This course could be your most productive learning experience
ever! It is aimed at the busy Java professional who wants to
quickly learn and apply new essentials on core Java topics.
All topics have been thoroughly researched by Dr Heinz
Kabutz, famous in
for his Java Specialists'
During the course we use the new Java 8 syntax for lambdas
and streams, making the code more readable. You will learn
about threading, performance, compare-and-swap non-blocking
constructs, garbage collectors and many other topics that you
will be able to quickly apply in your own work. We will also
cover all relevant constructs found in Java 8, such as
StampedLock, LongAdder, parallel streams and many more.
As a side effect, you will get familiar with Java 8 lambdas
Please look at the outline
to see all the topics covered. During the training, you will
always get a chance to try out what you have learned in
carefully thought out exercises. This will help you
understand and quickly internalize what you have just
Is this course for you?
Students who have successfully completed this course, can
expect the following outcomes:
Throughout the course, we use the new Java 8 syntax. The
first outcome would thus be an understanding of how
lambdas and streams work in Java 8.
Students gain a good understanding of why threads are
important and what the risks are. They learn how to share
objects safely, including visibility concerns. They also
master safety techniques of thread confinement, stack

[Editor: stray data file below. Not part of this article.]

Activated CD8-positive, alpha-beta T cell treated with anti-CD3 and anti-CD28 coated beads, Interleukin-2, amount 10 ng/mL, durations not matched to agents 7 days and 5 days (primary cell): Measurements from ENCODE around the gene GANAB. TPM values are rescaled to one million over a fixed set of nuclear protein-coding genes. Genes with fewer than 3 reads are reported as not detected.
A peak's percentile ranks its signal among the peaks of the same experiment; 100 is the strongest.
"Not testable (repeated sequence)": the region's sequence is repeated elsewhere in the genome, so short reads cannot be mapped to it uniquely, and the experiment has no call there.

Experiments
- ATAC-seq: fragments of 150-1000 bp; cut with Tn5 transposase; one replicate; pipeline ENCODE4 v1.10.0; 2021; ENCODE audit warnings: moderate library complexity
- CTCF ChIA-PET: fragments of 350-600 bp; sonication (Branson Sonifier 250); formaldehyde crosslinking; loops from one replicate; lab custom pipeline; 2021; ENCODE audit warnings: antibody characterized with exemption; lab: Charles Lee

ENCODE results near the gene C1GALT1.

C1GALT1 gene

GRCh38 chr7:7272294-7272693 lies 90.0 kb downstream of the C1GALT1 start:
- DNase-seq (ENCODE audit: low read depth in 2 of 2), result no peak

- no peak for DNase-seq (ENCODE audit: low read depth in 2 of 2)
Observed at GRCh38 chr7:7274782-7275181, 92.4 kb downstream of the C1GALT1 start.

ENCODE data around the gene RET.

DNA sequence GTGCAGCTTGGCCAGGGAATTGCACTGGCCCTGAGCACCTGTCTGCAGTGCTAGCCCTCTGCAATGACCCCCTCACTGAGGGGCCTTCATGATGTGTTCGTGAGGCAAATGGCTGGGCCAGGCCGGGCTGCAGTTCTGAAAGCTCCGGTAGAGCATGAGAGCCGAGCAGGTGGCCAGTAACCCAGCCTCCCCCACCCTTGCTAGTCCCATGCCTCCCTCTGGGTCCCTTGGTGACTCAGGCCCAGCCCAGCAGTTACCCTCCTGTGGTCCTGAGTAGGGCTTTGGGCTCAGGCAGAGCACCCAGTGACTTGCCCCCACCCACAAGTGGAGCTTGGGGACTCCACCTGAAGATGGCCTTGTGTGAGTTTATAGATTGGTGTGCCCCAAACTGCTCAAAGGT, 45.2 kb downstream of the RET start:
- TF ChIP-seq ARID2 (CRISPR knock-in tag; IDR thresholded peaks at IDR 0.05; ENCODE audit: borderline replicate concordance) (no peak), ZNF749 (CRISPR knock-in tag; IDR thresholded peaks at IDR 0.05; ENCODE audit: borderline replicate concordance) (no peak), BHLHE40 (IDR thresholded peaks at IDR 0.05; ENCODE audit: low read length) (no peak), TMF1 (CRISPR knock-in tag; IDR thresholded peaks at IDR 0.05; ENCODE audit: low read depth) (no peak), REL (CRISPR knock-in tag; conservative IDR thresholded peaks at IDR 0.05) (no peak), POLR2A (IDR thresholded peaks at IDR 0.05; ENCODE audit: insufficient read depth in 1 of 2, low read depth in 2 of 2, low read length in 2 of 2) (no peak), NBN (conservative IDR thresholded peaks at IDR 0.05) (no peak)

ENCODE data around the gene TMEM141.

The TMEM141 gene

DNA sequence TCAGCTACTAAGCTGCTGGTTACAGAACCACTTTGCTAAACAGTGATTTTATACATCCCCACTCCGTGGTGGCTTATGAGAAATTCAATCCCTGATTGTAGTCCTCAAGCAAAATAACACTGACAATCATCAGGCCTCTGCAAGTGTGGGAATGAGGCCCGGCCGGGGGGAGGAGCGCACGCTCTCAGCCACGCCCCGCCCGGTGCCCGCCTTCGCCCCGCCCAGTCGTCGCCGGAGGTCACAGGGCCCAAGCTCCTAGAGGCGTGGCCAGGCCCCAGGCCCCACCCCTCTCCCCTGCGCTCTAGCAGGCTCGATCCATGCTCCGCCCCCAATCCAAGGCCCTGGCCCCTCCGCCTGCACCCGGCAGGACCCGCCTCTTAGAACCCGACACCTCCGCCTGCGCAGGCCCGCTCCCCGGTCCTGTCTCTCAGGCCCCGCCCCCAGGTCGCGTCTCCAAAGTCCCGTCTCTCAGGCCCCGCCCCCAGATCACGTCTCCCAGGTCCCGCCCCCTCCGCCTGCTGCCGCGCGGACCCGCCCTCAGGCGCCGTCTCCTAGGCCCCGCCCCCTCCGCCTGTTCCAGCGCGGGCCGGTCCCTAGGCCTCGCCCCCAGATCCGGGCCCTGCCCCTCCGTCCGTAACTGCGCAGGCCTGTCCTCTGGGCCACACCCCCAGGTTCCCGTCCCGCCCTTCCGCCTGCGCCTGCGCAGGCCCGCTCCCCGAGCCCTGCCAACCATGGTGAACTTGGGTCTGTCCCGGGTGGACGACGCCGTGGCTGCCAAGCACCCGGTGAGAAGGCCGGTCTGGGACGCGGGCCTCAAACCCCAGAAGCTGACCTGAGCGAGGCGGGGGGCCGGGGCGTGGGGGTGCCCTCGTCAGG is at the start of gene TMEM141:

confinement and object confinement. Through this, they
learn how to design a thread-safe class.
They will know the difference between a synchronized and
a concurrent collection and when to use which one. This
is particularly important to be able to write
high-performance code that scales well.
They would understand how a blocking queue can be used to
build producer consumer systems and what the various
blocking queues are in Java.
They would know how Semaphore, CountDownLatch and Phaser
Students would learn how to use the thread pool executors
to run tasks asynchronously. They would also learn how to
configure these, including how to cope with an unexpected
number of tasks and how the various settings interact.
They will learn how to break up a large tasks into
smaller tasks by choosing good task boundaries, resulting
in tasks that are homogeneous and independent.
They would learn how to cleanly cancel tasks that have
been started by using interruptions and volatile boolean
Students would learn how the Fork/Join Pool works by
comparing it to a normal single-threaded recursive
algorithm. They will also get an opportunity to refactor
a piece of Fork/Join Code to use parallel streams
instead, in order to see how Java 8 can make coding a bit
Students would know how to detect and solve liveness
issues, such as deadlock, livelock and contention.
They would also know how to find and solve performance
bottlenecks, especially in threaded code.
They would know how ReentrantLock, ReentrantReadWriteLock
and the new Java 8 StampedLock work and how we can use
that to write efficient code using optimistic techniques.
They would know how to write their own synchronizers when
needed, by creating state-dependent classes.
Students would understand what atomic classes are and
know techniques to use them to build efficient
non-blocking classes that offer better performance under
They would understand the most common garbage collection
algorithms: throughput, concurrent and G1 and also how to
tune each one to give best performance.
They would know how to discover performance bottlenecks
in an application and also how to solve these. They would
also learn how profilers can be used to find bottlenecks
and the role of microbenchmarks in confirming these.
Throughout the course, a strong emphasis is placed on the
practical application of learning. Each student needs to
complete a set of exercises to demonstrate that they have
understood the material.